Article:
23 April 2014

MVP: Be Careful What You Wish For

One of my personal highlights from last Thursday's Impact was the confrontation between The Most Disgruntled Man That Ever Lived, Austin Aries, and our Head of Wrestling Operations, MVP.

Whenever Austin Aries is given some airtime, he makes the most of it.  Whenever Austin Aries is given a microphone, he proves that he is one of the greatest talkers that has ever stepped into a wrestling ring. However, with this week's Impact fast approaching, my joy at seeing Austin Aries in such a potentially high profile feud has transformed into a feeling of unease at what may transpire in their match on Thursday.

I can't help but wonder, will MVP end up looking like the bad guy when the dust has settled on this match?

I do not remember the particulars of MVP's David Brent style acronym of "Motivate, Validate, Participate", but the fundamental aim seemed to be to provide a level playing field and eradicate any antics that were common on the pastures of Dixieland.  Therein lies the first problem.  MVP claimed that the reason he has been keeping Aries on the bench all these weeks is because Aries refused his offer and double crossed him in his match against Bobby Roode.

Personally, this reasoning did not sit well with me, and went against the grain of MVP's philosophy about settling disputes in the ring instead of trying to hold wrestlers down.  Was MVP really justified in sidelining Aries for his actions?  Let us not forget that Dixie Carter was still in charge when Aries smacked MVP sideways with a discus elbow.  So who can blame Aries, a man that has and likely always will have his own agenda, from trying to throw his lot in with what he believed to be the winning team?

Whether or not MVP was just with his actions, this decision pales in comparison to a much larger problem that could turn the tide against MVP.  Austin Aries came out to the ring to confront MVP about why he has been sidelined for these past few weeks, but we all know that this is only the tip of the iceberg.  The truth is that Austin Aries has been critically misused for well over a year, leaving fans baffled and bewildered considering how talented a performer he is.  I won't speculate as to why this might be, but from 2013 to the present day, Aries has more or less been booked as a bit player; part of a tag team, part of failed revivals of the X-Division, part of various World Title tournaments.  Unquestionably a bit player that never has a bad match, but a bit player nonetheless.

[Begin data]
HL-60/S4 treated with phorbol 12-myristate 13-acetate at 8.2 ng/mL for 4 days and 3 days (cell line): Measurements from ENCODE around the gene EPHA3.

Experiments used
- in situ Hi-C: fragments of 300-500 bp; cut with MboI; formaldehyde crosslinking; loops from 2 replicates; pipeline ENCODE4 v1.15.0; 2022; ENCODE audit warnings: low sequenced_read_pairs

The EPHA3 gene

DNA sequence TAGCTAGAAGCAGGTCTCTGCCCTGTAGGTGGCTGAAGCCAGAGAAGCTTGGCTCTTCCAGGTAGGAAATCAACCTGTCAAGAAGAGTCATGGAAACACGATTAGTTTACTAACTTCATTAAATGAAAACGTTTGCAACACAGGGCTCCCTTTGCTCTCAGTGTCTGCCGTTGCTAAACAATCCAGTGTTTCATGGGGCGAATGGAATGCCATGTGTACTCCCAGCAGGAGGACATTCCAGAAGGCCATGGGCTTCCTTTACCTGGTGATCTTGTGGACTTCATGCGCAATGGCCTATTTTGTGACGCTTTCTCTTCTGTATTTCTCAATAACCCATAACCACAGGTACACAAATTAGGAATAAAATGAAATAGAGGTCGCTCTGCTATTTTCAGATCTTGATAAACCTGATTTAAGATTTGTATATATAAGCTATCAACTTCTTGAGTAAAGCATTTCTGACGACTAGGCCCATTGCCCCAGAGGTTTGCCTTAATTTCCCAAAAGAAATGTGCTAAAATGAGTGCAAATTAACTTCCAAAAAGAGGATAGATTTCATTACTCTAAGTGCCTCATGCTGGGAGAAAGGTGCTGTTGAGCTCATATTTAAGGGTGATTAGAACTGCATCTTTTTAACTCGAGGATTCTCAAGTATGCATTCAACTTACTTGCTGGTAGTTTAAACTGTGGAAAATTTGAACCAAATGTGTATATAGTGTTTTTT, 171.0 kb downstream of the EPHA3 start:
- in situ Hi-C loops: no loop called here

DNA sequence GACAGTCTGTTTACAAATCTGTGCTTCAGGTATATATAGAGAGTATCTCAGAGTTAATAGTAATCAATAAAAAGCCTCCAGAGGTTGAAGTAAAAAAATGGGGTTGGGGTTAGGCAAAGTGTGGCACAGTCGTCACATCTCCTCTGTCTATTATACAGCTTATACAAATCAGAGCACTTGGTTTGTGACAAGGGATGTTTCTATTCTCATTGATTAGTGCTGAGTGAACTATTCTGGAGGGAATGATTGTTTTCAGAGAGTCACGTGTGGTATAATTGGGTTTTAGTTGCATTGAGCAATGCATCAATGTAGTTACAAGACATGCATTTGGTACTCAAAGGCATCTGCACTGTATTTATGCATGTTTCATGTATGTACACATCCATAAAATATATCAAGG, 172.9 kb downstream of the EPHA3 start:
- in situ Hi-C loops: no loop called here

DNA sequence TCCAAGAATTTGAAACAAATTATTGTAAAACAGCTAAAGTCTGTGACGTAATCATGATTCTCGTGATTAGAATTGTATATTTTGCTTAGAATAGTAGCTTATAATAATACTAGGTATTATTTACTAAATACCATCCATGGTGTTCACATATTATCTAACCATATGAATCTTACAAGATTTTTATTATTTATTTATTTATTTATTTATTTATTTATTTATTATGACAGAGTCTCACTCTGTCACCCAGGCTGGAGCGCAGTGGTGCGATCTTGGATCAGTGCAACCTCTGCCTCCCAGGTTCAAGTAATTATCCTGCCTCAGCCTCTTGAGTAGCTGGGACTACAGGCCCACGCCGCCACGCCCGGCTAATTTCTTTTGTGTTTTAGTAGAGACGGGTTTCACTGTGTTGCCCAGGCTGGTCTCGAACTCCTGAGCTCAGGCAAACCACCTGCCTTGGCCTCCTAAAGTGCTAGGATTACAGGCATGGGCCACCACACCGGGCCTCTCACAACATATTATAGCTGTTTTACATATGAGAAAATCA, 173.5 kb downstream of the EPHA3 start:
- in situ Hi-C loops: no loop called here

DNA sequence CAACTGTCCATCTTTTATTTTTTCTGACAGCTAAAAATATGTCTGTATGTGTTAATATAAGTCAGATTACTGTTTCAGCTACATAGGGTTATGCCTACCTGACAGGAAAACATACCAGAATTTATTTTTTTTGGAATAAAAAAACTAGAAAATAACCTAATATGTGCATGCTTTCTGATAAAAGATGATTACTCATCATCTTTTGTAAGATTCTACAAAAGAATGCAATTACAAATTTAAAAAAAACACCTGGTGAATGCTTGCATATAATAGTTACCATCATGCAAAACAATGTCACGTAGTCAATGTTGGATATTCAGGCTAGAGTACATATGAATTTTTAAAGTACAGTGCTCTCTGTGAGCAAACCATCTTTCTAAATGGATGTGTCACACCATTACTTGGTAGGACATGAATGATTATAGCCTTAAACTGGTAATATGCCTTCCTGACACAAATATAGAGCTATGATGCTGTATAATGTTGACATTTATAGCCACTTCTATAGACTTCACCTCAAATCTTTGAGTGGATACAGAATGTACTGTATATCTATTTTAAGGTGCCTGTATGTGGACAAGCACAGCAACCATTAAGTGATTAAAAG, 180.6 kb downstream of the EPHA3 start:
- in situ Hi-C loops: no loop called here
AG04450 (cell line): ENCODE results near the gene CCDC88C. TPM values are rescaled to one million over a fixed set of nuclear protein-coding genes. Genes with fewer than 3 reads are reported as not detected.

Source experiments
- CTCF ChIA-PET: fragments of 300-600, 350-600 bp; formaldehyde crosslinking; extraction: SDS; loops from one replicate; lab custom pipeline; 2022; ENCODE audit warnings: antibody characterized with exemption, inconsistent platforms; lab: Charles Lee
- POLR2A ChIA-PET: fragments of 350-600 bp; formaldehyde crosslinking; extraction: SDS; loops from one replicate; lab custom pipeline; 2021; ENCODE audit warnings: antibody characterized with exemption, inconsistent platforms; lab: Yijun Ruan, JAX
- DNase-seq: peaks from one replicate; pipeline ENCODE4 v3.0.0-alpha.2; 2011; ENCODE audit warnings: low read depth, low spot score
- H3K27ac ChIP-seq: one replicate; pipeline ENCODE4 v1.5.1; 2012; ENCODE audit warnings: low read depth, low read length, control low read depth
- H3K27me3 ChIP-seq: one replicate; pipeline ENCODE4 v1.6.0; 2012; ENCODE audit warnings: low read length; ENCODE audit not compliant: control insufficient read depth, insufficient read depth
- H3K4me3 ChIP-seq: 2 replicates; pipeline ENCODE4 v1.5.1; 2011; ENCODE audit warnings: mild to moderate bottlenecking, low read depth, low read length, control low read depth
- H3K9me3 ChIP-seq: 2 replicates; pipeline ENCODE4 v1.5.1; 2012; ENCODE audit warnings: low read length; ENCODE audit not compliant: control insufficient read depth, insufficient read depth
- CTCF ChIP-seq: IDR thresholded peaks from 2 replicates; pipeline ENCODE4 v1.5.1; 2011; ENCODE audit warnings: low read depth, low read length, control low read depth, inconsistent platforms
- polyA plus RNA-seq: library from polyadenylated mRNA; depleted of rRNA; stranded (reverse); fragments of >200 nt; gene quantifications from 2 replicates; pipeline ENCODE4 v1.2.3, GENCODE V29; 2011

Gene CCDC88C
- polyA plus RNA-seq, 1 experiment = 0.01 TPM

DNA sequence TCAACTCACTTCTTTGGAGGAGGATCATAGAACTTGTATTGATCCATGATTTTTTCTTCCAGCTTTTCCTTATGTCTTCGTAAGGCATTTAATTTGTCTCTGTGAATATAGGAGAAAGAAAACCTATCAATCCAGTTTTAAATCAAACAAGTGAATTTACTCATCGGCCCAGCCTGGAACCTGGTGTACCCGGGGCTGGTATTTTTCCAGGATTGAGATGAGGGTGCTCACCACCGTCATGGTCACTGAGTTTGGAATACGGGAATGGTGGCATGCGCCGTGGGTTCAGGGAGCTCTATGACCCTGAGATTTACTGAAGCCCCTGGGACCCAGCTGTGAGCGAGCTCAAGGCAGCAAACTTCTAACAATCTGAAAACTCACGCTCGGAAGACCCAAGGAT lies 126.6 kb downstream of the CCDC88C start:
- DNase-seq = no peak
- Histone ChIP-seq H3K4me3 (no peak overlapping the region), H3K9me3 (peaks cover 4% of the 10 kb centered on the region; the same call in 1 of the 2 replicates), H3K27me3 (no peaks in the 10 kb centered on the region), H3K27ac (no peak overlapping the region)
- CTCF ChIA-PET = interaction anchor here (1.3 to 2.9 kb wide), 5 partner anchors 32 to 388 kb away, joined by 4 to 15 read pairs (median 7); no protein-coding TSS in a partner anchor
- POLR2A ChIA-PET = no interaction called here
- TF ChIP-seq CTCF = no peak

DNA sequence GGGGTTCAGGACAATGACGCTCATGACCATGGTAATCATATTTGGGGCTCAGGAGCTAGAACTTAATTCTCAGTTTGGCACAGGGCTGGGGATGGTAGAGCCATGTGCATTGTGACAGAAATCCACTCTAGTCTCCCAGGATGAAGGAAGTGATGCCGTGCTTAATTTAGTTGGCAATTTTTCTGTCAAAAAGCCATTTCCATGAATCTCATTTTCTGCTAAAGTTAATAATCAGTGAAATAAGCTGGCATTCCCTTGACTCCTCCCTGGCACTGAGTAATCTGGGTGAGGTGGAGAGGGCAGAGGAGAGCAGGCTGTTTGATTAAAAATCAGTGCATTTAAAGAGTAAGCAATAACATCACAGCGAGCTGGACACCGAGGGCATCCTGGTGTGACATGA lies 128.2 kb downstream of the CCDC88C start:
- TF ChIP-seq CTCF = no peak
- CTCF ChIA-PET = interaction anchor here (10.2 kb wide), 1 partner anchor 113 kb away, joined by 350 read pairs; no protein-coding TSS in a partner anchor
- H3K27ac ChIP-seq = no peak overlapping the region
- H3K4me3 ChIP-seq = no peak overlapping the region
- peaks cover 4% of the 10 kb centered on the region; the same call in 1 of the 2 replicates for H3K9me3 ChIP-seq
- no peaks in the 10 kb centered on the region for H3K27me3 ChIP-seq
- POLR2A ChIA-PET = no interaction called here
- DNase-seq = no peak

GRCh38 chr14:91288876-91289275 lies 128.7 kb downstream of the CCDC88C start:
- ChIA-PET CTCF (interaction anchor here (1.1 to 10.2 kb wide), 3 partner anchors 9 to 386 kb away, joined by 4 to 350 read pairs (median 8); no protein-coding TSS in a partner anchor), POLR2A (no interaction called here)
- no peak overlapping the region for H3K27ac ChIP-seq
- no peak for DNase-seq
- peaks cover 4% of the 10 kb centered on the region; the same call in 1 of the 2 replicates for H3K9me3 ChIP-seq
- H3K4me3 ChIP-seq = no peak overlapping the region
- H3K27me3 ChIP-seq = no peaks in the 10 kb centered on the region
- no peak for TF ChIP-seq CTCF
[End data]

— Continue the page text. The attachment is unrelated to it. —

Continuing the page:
The net result?  You only need to listen to the "Austin Aries!" chants that go up without any encouragement whenever Aries steps through the curtain to know that fans have been yearning for him to get involved with something big.   The support for Aries is so overwhelming, and the outrage over his booking amongst the fans so genuine, that linking this injustice in any way to MVP could have serious repercussions for MVP as a character.

There have been a lot of comparisons between Eric Young and another bearded wrestler up north, but if fans are looking for a comparison then they're looking in the wrong direction.  The storyline up north may have been planned and contrived for the entertainment of the fans, but it closely resembles the reality of Austin Aries' career over the last 16 months: arguably the greatest wrestler on the roster being held back by his company despite the fans crying out to see him given the opportunity he richly deserves.

I am usually one of the first to commend the TNA creative team for keeping their finger on the pulse with regards to how the fans are feeling, and weaving it into storylines to muddy the waters of fact and fiction. However, in this instance I have a horrible feeling that they have left it too late and painted themselves into a bit of a corner.  Austin Aries has a tremendous amount of support from the fans, and such a horrific misuse of this talent has only intensified this support over the last year.  They will need to work a miracle to turn the fanbase against The Greatest Man That Ever Lived, and placing him in a match against what should be one of the company's top faces could have very ugly consequences.

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